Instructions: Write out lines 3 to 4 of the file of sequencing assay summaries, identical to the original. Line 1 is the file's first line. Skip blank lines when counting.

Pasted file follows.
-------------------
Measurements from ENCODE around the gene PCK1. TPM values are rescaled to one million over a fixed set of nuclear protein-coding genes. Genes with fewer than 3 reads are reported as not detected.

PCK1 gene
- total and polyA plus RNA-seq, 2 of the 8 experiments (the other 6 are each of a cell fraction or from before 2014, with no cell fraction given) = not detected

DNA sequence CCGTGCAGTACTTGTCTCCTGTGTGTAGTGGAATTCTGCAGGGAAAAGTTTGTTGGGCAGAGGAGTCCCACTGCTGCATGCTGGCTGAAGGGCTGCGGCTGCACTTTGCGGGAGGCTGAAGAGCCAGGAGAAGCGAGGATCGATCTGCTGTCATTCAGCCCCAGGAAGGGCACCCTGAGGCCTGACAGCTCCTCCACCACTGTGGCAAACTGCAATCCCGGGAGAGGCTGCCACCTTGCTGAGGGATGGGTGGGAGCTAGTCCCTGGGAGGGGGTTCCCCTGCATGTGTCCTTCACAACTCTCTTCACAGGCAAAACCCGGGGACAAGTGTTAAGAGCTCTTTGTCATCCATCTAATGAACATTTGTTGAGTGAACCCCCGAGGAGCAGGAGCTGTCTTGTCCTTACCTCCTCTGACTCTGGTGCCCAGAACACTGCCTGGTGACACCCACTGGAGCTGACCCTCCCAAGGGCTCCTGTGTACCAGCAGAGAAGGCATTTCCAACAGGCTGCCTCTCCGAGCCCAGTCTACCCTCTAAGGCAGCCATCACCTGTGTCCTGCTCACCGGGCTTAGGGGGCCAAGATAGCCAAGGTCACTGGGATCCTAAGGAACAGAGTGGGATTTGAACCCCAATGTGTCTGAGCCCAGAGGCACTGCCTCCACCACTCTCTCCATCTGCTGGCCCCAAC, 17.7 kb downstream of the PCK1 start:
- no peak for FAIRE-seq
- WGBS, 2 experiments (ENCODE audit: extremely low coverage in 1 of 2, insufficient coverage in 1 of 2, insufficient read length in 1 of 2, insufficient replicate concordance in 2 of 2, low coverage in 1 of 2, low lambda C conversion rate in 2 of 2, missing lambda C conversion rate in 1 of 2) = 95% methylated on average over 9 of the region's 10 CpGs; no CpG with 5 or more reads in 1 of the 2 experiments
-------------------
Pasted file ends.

- total and polyA plus RNA-seq, 2 of the 8 experiments (the other 6 are each of a cell fraction or from before 2014, with no cell fraction given) = not detected

DNA sequence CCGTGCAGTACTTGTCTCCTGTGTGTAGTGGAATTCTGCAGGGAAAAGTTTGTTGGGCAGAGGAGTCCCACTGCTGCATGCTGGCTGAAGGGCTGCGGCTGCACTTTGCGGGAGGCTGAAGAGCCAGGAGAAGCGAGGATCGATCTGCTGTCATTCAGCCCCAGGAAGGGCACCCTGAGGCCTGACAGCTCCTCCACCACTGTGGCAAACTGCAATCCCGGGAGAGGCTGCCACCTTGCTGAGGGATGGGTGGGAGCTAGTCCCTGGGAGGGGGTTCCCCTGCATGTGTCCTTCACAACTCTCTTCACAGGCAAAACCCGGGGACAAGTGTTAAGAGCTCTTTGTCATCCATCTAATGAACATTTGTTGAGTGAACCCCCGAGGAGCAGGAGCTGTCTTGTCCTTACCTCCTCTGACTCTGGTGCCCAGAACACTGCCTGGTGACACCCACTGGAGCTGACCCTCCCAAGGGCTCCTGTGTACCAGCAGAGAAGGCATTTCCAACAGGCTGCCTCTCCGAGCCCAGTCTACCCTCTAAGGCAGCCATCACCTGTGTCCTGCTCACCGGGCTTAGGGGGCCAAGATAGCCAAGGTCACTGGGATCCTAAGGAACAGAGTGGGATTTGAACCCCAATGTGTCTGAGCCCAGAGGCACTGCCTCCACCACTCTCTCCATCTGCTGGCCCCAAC, 17.7 kb downstream of the PCK1 start: